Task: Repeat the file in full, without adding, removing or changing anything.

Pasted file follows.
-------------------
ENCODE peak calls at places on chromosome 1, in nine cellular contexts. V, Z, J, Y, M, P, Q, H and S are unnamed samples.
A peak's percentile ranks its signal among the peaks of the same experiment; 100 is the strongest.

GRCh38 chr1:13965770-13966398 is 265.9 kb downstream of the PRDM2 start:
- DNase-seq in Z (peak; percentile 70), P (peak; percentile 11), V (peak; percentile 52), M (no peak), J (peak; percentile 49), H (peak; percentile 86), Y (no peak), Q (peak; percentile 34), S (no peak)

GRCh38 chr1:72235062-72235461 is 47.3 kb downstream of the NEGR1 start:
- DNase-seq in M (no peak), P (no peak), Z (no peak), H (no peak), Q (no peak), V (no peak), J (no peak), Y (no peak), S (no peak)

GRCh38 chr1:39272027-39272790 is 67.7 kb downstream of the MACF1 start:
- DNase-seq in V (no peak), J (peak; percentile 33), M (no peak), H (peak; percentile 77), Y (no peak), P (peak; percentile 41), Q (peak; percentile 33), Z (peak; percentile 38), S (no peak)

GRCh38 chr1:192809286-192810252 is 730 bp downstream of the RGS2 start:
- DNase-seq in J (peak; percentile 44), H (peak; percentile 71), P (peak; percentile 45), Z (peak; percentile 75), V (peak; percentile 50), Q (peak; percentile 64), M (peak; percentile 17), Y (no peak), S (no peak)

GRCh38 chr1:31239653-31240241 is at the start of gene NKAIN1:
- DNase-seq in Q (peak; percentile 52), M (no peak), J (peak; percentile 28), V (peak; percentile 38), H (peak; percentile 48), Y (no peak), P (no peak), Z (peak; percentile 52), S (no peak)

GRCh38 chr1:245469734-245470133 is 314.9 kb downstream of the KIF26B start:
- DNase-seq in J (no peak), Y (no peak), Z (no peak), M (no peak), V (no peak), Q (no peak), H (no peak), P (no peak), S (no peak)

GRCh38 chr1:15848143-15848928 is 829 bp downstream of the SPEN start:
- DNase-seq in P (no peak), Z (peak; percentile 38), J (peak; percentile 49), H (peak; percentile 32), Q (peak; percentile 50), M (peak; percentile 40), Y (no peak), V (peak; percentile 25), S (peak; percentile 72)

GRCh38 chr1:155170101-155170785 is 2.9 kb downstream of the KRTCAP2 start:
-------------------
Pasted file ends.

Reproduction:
ENCODE peak calls at places on chromosome 1, in nine cellular contexts. V, Z, J, Y, M, P, Q, H and S are unnamed samples.
A peak's percentile ranks its signal among the peaks of the same experiment; 100 is the strongest.

GRCh38 chr1:13965770-13966398 is 265.9 kb downstream of the PRDM2 start:
- DNase-seq in Z (peak; percentile 70), P (peak; percentile 11), V (peak; percentile 52), M (no peak), J (peak; percentile 49), H (peak; percentile 86), Y (no peak), Q (peak; percentile 34), S (no peak)

GRCh38 chr1:72235062-72235461 is 47.3 kb downstream of the NEGR1 start:
- DNase-seq in M (no peak), P (no peak), Z (no peak), H (no peak), Q (no peak), V (no peak), J (no peak), Y (no peak), S (no peak)

GRCh38 chr1:39272027-39272790 is 67.7 kb downstream of the MACF1 start:
- DNase-seq in V (no peak), J (peak; percentile 33), M (no peak), H (peak; percentile 77), Y (no peak), P (peak; percentile 41), Q (peak; percentile 33), Z (peak; percentile 38), S (no peak)

GRCh38 chr1:192809286-192810252 is 730 bp downstream of the RGS2 start:
- DNase-seq in J (peak; percentile 44), H (peak; percentile 71), P (peak; percentile 45), Z (peak; percentile 75), V (peak; percentile 50), Q (peak; percentile 64), M (peak; percentile 17), Y (no peak), S (no peak)

GRCh38 chr1:31239653-31240241 is at the start of gene NKAIN1:
- DNase-seq in Q (peak; percentile 52), M (no peak), J (peak; percentile 28), V (peak; percentile 38), H (peak; percentile 48), Y (no peak), P (no peak), Z (peak; percentile 52), S (no peak)

GRCh38 chr1:245469734-245470133 is 314.9 kb downstream of the KIF26B start:
- DNase-seq in J (no peak), Y (no peak), Z (no peak), M (no peak), V (no peak), Q (no peak), H (no peak), P (no peak), S (no peak)

GRCh38 chr1:15848143-15848928 is 829 bp downstream of the SPEN start:
- DNase-seq in P (no peak), Z (peak; percentile 38), J (peak; percentile 49), H (peak; percentile 32), Q (peak; percentile 50), M (peak; percentile 40), Y (no peak), V (peak; percentile 25), S (peak; percentile 72)

GRCh38 chr1:155170101-155170785 is 2.9 kb downstream of the KRTCAP2 start: